As those of you who follow my blog may know, I’ve been on a bit of a fairy tale retelling kick as of late, beginning in January with the Ravenspire series by C.J. Redwine, continuing with “Heartless” by Marissa Meyer and now, ending with the Twisted Tale Series by Liz Braswell.
As a child of the 90s, I grew up loving the classic Disney princesses: Belle, Cinderella, Sleeping Beauty, Ariel, Jasmine and Snow White. While browsing the new releases section of Barnes and Noble a couple of weeks ago, a retelling of “Beauty and the Beast,” published by Disney caught my eye. The cover sucked me in immediately – “What if Belle’s Mother Cursed the Beast?” I picked the book up, added it to my pile, went home and finished it in one sitting. Just as I was about to write the review for it, I discovered that it was part of an entire series of twisted retellings featuring all of my favorite Disney princesses. This prompted me to do something a little bit different, and I’ve decided to review all three books at once.
“A Whole New World” is the first book in the Twisted Tale series. As you may have guessed by looking at the cover, it is a retelling of Aladdin and Jasmine’s story with one difference – “What if Aladdin had never found the lamp?” To me, this was the most interesting “what if” scenario of the three; before even beginning the book, my mind was racing trying to imagine what would change if Jafar had stolen the lamp from Aladdin in the beginning. The answer is simple: everything. Everything changed when Jafar stole the lamp and left Aladdin to die. With Jafar in control of the Genie, he becomes all powerful from the start, forcing Aladdin and Jasmine to form a rebellion in an effort to win their city back. I loved how their story was told. Braswell didn’t focus heavily on the romance, she chose to highlight Jafar’s insanity instead. With Jafar defying the laws of magic to create an army of the undead, how can Aladdin and Jasmine possibly fight back? Jafar was a fantastically twisted villain and I adored the darkness his madness brought to the tale.
My Rating: 4/5 Stars
Unfortunately, the second book in the Twisted Tale series was a complete miss for me. “Once Upon A Dream” was the first book in a long long while that I was unable to finish. I got to page 245 out of 440 and just couldn’t do it anymore. Although the premise of the novel was interesting —”What if Sleeping Beauty never woke up?”— I don’t feel that it was executed well. Aurora was extremely difficult to connect with and to me just seemed incredibly self absorbed and vapid. She constantly mentioned the effect her looks had on people, and while I understand that she is Sleeping Beauty, it got frustrating after 150 pages or so. The book also lacked action, and although there were a few fast-paced scenes, they were immediately followed by chapters upon chapters of Aurora crying and whining about how hard and confusing her life was. The only thing that kept me reading was Prince Philip, as he was constantly optimistic, upbeat and utterly charming.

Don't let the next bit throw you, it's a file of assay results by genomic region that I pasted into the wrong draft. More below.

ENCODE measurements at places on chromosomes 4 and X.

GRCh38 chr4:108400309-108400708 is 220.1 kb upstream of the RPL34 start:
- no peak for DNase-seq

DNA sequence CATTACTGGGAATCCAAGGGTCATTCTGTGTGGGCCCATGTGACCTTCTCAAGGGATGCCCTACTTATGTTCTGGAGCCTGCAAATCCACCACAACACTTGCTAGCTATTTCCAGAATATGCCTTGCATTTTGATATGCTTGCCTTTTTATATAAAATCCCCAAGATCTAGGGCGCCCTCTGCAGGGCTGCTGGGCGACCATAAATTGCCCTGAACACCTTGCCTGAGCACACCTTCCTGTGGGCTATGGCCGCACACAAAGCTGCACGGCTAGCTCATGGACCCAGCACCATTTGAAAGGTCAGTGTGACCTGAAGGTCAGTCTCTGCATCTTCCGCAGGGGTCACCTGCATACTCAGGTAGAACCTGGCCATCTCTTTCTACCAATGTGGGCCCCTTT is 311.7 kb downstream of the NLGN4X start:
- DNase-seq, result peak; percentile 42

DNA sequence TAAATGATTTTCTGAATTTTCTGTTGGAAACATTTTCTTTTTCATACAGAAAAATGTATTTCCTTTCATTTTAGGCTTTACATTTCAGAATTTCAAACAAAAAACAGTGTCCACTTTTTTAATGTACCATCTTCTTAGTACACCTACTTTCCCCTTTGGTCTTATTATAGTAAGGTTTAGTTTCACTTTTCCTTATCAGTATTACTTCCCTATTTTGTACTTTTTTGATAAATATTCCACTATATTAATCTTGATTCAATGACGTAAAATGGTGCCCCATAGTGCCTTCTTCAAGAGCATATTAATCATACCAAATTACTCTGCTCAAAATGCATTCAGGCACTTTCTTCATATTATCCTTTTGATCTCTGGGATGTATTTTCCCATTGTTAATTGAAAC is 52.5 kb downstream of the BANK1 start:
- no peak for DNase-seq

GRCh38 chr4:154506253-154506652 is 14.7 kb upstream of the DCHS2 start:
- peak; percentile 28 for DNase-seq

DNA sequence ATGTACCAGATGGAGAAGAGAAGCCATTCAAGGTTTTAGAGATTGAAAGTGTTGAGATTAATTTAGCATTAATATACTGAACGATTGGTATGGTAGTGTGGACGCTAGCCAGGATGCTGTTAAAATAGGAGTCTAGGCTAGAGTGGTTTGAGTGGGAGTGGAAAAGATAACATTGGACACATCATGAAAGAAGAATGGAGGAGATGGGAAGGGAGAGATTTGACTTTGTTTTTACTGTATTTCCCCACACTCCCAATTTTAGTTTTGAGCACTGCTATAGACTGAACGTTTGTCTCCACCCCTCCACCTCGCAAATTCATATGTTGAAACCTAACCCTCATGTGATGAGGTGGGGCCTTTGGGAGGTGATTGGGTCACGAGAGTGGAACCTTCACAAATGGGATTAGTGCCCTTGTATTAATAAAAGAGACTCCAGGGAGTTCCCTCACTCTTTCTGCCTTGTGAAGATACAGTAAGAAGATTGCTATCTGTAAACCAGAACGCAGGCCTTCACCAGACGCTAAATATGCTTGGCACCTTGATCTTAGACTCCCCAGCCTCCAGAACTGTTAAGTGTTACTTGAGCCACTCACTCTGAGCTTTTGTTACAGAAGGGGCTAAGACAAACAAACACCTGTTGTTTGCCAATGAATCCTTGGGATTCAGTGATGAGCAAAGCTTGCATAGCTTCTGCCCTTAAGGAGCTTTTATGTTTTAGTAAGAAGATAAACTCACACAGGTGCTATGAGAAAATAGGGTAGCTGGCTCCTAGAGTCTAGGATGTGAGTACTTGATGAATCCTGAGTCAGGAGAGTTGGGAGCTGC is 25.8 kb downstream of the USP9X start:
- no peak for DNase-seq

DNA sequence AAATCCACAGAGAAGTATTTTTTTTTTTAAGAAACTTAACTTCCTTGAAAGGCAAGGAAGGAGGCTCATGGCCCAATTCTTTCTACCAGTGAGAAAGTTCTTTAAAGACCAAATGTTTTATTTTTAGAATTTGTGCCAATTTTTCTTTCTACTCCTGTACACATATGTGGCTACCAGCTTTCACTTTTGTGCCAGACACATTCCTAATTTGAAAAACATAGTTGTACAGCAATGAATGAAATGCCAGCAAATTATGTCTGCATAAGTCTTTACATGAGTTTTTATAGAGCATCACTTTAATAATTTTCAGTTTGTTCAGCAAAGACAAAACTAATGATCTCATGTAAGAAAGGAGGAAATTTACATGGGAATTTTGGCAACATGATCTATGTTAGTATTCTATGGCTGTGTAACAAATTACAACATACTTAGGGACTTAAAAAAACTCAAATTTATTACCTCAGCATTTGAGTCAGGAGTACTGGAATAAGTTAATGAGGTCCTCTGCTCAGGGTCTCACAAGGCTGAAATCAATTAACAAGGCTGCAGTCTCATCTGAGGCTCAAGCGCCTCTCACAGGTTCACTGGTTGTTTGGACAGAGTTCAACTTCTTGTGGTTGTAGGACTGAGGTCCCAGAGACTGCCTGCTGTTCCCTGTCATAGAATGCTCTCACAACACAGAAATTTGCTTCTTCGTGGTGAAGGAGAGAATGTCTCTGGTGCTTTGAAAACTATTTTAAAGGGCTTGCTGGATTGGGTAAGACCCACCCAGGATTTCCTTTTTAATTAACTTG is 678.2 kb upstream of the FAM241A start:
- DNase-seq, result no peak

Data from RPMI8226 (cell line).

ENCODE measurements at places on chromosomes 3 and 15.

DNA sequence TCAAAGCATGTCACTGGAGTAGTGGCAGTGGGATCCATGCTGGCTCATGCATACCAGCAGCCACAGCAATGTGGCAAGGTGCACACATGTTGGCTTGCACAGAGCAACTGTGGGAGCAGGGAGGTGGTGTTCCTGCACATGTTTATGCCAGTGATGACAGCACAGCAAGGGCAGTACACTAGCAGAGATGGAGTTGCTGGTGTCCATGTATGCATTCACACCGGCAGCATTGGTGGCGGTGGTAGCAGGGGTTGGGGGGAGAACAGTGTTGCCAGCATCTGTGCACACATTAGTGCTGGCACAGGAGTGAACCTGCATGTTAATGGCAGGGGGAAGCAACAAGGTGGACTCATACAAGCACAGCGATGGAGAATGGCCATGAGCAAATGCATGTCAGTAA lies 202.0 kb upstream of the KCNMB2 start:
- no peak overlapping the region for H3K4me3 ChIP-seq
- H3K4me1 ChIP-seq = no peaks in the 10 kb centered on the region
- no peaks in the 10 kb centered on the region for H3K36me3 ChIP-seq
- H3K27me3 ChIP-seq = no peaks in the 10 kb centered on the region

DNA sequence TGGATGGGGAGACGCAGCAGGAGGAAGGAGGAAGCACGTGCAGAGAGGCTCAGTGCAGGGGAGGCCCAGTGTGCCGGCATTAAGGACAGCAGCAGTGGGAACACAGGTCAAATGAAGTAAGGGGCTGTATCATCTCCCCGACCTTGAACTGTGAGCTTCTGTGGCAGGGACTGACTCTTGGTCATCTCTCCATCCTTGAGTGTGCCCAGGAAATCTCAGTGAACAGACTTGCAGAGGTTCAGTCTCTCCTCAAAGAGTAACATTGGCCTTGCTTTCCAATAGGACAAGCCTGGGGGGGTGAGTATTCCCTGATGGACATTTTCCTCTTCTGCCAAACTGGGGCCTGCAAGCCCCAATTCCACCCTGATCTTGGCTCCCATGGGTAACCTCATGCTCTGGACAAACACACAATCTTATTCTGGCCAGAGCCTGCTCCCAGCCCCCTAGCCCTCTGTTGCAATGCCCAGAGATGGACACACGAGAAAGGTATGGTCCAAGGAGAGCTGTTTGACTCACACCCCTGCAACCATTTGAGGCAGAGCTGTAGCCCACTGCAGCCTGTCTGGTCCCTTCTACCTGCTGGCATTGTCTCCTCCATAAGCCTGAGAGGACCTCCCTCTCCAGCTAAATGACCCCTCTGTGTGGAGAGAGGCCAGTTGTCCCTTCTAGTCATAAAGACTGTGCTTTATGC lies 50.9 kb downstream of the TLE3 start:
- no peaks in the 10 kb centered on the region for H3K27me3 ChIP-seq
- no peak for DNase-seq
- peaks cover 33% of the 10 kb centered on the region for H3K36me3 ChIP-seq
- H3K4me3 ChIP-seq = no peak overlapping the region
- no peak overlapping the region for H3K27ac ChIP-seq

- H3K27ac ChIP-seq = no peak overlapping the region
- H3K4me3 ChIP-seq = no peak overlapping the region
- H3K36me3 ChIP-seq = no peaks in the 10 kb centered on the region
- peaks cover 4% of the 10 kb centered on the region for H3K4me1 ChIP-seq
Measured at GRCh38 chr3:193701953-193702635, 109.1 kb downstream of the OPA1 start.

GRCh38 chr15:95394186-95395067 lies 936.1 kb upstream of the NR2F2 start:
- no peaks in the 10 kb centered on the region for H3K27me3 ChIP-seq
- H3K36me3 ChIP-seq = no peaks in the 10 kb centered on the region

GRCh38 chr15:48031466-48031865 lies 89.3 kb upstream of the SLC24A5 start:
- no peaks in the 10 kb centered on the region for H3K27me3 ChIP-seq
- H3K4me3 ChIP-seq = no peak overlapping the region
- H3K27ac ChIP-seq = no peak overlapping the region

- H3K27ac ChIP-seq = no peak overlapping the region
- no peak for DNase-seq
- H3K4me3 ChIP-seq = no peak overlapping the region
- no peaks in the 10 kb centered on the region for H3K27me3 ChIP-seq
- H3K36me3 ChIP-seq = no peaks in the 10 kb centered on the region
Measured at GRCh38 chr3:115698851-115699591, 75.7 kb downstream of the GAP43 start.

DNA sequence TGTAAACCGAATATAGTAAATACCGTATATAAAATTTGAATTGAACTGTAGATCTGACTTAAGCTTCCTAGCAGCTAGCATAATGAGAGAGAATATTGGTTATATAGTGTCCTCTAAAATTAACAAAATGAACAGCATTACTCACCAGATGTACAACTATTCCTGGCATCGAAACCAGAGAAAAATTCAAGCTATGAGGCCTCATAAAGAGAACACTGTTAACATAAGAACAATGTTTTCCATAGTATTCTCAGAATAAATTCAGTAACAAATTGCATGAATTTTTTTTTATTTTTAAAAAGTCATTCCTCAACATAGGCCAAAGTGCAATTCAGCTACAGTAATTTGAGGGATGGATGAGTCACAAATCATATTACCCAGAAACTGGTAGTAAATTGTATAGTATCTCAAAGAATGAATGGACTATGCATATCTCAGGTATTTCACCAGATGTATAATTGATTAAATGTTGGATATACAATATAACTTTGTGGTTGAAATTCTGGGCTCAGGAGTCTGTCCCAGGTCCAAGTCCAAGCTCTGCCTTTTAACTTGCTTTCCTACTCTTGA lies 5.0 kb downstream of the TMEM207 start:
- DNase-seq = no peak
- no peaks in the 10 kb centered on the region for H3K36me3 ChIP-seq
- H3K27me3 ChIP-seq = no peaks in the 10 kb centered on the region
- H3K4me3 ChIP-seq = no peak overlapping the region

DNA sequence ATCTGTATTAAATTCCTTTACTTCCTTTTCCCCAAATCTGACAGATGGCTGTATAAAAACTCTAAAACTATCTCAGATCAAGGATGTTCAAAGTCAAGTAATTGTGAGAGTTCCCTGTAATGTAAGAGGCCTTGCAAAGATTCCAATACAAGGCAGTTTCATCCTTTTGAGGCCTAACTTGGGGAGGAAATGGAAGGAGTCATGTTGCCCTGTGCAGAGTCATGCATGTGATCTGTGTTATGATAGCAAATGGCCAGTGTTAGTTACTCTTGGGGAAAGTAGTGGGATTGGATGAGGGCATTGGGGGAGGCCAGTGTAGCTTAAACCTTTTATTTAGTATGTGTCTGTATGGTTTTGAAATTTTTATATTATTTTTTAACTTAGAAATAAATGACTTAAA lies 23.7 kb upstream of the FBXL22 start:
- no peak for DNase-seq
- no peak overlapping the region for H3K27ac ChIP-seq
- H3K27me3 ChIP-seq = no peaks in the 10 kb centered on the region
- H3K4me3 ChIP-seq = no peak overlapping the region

My Rating: 2/5 Stars – Did Not Finish
“As Old As Time” was hands down, without a doubt the best book in the series. Now, I’ll admit, Belle has always been my favorite Disney princess (I mean come on, she’s an avid reader, she loves France, she’s a little bit of an outsider, it’s kind of obvious why I love her). However, my love of Belle is not the only reason that this book is my favorite Twisted Tale thus far. In this tale, Braswell asks, “What if Belle’s mother cursed the Beast?” Now, right off the bat, this may not seem like such a huge change. Belle’s mother was never around so what does it matter if she happened to be the enchantress the Beast turned away when he was a young, selfish Prince? Once you get into the book, you realize that it makes a huge difference. Belle doesn’t remember her mother because she and the rest of the kingdom were spelled to forget she ever existed. “As Old As Time” features flashbacks into Maurice’s past, showing how he met Belle’s mother, how they fell in love and decided to get married, and what lead to the death of the Prince’s parents and his subsequent cursing. It also tells a more believable version of the love story between Beauty and the Beast. I couldn’t get enough of their courtship, and it felt more genuine to me than it did in the movie. As an added bonus, the villain of “As Old As Time” isn’t who you’d expect it to be. I’ll admit, the ending came as a bit of a shock to me.
My Rating: 5/5 Stars
My Takeaway: While I enjoyed Liz Braswell’s Aladdin retelling, and loved her Beauty and the Beast retelling, the tale of Sleeping Beauty fell short of my expectations and I was unable to finish it. Given my fondness for Braswell’s writing style, and the other two books in the series, I may give “Once Upon A Dream” another chance in the future. For now, my rating of the series averages out to about 3.5 — I highly recommend the first and third books, but suggest maybe skipping the second.